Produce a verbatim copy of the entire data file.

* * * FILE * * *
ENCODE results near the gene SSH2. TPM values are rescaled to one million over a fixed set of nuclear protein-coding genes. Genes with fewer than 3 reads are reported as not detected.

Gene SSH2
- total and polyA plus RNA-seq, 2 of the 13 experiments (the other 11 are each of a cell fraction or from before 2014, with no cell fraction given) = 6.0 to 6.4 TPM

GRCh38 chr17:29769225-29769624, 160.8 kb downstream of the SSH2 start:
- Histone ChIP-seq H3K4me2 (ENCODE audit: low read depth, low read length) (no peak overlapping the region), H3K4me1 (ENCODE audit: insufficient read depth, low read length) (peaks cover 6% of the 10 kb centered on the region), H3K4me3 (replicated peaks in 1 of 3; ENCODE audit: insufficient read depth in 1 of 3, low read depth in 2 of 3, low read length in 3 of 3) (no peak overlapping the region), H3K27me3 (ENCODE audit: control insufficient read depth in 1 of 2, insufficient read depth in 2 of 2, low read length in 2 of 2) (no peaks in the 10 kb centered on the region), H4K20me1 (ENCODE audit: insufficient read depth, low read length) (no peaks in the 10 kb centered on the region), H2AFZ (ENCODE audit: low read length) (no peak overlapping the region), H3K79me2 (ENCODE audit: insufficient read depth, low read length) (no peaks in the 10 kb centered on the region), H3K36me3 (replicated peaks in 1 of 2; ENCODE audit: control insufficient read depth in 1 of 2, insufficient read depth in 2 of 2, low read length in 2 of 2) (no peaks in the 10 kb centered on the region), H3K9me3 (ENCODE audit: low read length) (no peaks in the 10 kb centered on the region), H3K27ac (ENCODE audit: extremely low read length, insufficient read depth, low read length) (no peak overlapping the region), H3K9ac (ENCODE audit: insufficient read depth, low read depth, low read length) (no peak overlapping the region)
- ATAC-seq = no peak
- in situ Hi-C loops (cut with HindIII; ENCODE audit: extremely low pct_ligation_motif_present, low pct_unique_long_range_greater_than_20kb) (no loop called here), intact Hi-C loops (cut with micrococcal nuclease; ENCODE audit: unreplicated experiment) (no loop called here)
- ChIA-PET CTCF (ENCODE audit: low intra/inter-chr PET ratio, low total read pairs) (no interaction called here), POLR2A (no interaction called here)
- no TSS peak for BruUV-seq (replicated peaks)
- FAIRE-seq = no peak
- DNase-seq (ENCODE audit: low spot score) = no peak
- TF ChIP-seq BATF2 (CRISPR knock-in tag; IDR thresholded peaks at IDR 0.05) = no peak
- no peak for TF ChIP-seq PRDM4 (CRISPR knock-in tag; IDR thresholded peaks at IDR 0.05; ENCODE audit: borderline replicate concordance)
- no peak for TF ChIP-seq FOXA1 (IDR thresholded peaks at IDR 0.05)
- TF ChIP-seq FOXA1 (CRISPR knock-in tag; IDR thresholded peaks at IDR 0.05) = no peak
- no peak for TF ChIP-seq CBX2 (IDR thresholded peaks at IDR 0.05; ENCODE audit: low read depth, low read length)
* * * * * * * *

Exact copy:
ENCODE results near the gene SSH2. TPM values are rescaled to one million over a fixed set of nuclear protein-coding genes. Genes with fewer than 3 reads are reported as not detected.

Gene SSH2
- total and polyA plus RNA-seq, 2 of the 13 experiments (the other 11 are each of a cell fraction or from before 2014, with no cell fraction given) = 6.0 to 6.4 TPM

GRCh38 chr17:29769225-29769624, 160.8 kb downstream of the SSH2 start:
- Histone ChIP-seq H3K4me2 (ENCODE audit: low read depth, low read length) (no peak overlapping the region), H3K4me1 (ENCODE audit: insufficient read depth, low read length) (peaks cover 6% of the 10 kb centered on the region), H3K4me3 (replicated peaks in 1 of 3; ENCODE audit: insufficient read depth in 1 of 3, low read depth in 2 of 3, low read length in 3 of 3) (no peak overlapping the region), H3K27me3 (ENCODE audit: control insufficient read depth in 1 of 2, insufficient read depth in 2 of 2, low read length in 2 of 2) (no peaks in the 10 kb centered on the region), H4K20me1 (ENCODE audit: insufficient read depth, low read length) (no peaks in the 10 kb centered on the region), H2AFZ (ENCODE audit: low read length) (no peak overlapping the region), H3K79me2 (ENCODE audit: insufficient read depth, low read length) (no peaks in the 10 kb centered on the region), H3K36me3 (replicated peaks in 1 of 2; ENCODE audit: control insufficient read depth in 1 of 2, insufficient read depth in 2 of 2, low read length in 2 of 2) (no peaks in the 10 kb centered on the region), H3K9me3 (ENCODE audit: low read length) (no peaks in the 10 kb centered on the region), H3K27ac (ENCODE audit: extremely low read length, insufficient read depth, low read length) (no peak overlapping the region), H3K9ac (ENCODE audit: insufficient read depth, low read depth, low read length) (no peak overlapping the region)
- ATAC-seq = no peak
- in situ Hi-C loops (cut with HindIII; ENCODE audit: extremely low pct_ligation_motif_present, low pct_unique_long_range_greater_than_20kb) (no loop called here), intact Hi-C loops (cut with micrococcal nuclease; ENCODE audit: unreplicated experiment) (no loop called here)
- ChIA-PET CTCF (ENCODE audit: low intra/inter-chr PET ratio, low total read pairs) (no interaction called here), POLR2A (no interaction called here)
- no TSS peak for BruUV-seq (replicated peaks)
- FAIRE-seq = no peak
- DNase-seq (ENCODE audit: low spot score) = no peak
- TF ChIP-seq BATF2 (CRISPR knock-in tag; IDR thresholded peaks at IDR 0.05) = no peak
- no peak for TF ChIP-seq PRDM4 (CRISPR knock-in tag; IDR thresholded peaks at IDR 0.05; ENCODE audit: borderline replicate concordance)
- no peak for TF ChIP-seq FOXA1 (IDR thresholded peaks at IDR 0.05)
- TF ChIP-seq FOXA1 (CRISPR knock-in tag; IDR thresholded peaks at IDR 0.05) = no peak
- no peak for TF ChIP-seq CBX2 (IDR thresholded peaks at IDR 0.05; ENCODE audit: low read depth, low read length)